Wasteland creator and Inxile CEO Brian Fargo thinks the relationship between publishers and developers is anything but healthy. Speaking to Ripten, Fargo said developers are hurt by the practices of their publishers.
"There is more tension than you can believe," he said. "You would not believe the stories you hear about how developers are treated by publishers these days. It is abysmal."
As for why these issues are not better publicized, Fargo said if developers spoke out, it could result in blacklisting.
"Because they are afraid to talk, because they'll never get another contract if they do. That’s why. You cannot believe…it's awful. It's really bad," he said.
Fargo pointed to Obsidian and Fallout: New Vegas as an example of an unhealthy publisher/developer relationship. He referenced the developer missing a bonus by one Metacritic point, saying bugs in the game were not the developer's fault.
"Look at the most recent one with those poor guys at Obsidian. They did Fallout: New Vegas, the ship date got moved up and, who does the QA on a project? The publisher is always in charge of QA," he said. "When a project goes out buggy, it's not the developer. The developer never says, 'I refuse to fix the bug,' or, 'I don’t know how.' They never do that. It’s the publisher that does the QA, so if a product goes out buggy, it's not the developer’s fault.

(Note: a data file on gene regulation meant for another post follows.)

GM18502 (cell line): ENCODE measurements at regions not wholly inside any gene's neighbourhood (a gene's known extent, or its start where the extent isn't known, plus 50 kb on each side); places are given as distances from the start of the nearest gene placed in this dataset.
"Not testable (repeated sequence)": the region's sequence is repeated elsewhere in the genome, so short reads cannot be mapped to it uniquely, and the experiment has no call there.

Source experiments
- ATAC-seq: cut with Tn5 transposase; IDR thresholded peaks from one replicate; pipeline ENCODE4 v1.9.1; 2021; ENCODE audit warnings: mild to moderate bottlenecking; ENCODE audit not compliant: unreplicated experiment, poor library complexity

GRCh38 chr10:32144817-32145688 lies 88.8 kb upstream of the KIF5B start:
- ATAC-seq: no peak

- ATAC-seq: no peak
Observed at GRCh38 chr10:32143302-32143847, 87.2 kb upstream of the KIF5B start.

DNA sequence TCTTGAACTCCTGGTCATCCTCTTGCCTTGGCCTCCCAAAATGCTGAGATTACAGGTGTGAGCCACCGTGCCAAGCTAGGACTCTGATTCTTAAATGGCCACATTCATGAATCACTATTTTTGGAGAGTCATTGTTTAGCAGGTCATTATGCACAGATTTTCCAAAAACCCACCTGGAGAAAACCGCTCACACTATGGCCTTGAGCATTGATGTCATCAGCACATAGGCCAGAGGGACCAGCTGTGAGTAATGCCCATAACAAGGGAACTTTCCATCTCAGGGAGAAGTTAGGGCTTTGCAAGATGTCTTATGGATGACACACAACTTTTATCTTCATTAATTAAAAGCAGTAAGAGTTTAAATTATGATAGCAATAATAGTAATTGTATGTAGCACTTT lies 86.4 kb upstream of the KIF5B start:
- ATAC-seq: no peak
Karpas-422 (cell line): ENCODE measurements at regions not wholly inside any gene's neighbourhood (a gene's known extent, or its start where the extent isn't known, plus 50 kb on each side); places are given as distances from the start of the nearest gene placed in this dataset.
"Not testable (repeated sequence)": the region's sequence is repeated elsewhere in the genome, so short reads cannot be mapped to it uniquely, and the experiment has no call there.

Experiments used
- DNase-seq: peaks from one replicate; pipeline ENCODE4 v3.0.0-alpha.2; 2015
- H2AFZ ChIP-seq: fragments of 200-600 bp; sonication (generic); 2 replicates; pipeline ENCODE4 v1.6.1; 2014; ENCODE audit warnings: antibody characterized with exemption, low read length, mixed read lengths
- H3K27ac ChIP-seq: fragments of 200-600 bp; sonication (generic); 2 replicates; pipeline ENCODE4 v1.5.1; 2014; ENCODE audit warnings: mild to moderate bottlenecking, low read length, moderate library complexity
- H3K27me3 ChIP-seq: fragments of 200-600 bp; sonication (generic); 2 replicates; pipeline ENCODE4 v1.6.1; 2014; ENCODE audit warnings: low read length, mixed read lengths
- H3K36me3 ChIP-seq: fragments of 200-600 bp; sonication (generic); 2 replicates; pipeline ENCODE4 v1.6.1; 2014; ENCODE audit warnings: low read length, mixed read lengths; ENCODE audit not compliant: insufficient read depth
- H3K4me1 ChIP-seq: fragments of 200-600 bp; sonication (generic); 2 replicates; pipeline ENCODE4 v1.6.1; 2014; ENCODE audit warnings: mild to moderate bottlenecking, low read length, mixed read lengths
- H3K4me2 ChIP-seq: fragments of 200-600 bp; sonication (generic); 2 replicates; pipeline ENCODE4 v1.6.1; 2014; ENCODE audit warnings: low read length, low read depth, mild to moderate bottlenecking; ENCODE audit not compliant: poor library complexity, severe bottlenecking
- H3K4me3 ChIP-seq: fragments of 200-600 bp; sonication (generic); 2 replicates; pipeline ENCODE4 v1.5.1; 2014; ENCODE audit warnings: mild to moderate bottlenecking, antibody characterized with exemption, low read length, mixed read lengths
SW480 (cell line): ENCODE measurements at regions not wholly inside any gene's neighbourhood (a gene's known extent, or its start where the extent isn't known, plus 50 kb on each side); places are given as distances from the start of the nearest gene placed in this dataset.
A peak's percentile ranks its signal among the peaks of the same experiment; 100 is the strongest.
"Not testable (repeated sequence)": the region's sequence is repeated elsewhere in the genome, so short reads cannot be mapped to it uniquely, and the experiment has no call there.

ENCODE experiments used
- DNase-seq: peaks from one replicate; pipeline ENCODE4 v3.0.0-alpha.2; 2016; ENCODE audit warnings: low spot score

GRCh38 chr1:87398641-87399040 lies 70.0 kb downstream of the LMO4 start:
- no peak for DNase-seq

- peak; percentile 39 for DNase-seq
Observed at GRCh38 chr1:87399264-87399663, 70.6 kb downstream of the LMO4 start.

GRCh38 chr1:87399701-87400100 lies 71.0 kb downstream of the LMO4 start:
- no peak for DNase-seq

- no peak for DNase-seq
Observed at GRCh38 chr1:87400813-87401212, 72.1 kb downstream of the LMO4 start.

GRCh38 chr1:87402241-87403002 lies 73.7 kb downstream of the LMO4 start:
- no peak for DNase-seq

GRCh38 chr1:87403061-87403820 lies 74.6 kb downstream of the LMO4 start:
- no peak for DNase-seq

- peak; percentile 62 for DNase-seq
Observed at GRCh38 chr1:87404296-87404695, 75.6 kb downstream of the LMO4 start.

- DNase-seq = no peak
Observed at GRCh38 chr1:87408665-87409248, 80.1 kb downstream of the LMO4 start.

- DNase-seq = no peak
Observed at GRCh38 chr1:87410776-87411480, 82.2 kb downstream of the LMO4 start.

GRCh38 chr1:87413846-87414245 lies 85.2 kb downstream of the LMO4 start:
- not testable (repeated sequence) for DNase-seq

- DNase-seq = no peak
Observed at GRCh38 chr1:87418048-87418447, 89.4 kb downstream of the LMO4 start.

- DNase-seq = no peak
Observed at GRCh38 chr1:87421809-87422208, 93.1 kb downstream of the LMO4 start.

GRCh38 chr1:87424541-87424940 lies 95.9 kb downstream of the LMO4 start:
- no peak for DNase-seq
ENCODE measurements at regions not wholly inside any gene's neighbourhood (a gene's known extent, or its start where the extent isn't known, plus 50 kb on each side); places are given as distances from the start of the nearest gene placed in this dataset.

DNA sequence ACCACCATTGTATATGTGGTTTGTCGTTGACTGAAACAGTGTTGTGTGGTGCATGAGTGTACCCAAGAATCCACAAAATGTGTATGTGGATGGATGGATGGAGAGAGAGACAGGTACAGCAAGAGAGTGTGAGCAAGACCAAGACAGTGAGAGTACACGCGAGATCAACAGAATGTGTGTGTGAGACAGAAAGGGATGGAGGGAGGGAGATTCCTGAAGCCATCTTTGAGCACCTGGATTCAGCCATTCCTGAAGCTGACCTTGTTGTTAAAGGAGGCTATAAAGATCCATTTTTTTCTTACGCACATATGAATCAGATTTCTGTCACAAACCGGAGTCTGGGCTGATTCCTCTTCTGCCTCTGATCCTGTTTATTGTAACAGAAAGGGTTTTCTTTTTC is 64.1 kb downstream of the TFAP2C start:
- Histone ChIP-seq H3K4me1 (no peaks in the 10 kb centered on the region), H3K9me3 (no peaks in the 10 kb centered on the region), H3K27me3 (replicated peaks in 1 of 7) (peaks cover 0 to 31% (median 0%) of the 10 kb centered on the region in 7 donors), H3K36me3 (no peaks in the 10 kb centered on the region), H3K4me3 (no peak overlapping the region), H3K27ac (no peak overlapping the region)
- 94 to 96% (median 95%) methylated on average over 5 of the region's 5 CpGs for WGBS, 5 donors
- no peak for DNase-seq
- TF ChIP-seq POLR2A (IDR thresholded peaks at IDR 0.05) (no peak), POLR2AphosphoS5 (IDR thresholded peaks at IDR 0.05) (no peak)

"So, [Fallout: New Vegas] goes out buggy and they didn't do the QA, their ship date got moved up and they missed their Metacritic rating by one point. Did they get a bonus? No. Do you think that's fair?"
Fargo admitted that not all publishers are guilty of mistreating developers but that he has heard numerous "horrible stories" about poor treatment. It's no surprise, then, that Fargo turned to Kickstarter for his latest project, Wasteland 2. The campaign for that game surpassed its $900,000 goal in just two days and, as of press time, stands at over $1.6 million from almost 33,000 backers. Wasteland 2 is scheduled to launch for the PC during October 2013.
"I feel so much more connected now to the public," Fargo said, of using Kickstarter to fund Wasteland 2. "Normally, when you're working for a publisher, you're trying to get your own vision across, of course. You're also jumping through hoops to make some guy or group happy, and it's not necessarily what the fans want. It's what we have to do in order to get paid. There's a bit of a disconnect. Now, I'm on the front lines, looking eye to eye with the fans and they're telling me, 'Brian this is what we want. You better deliver.' I like the process better. It's more personal and more intense."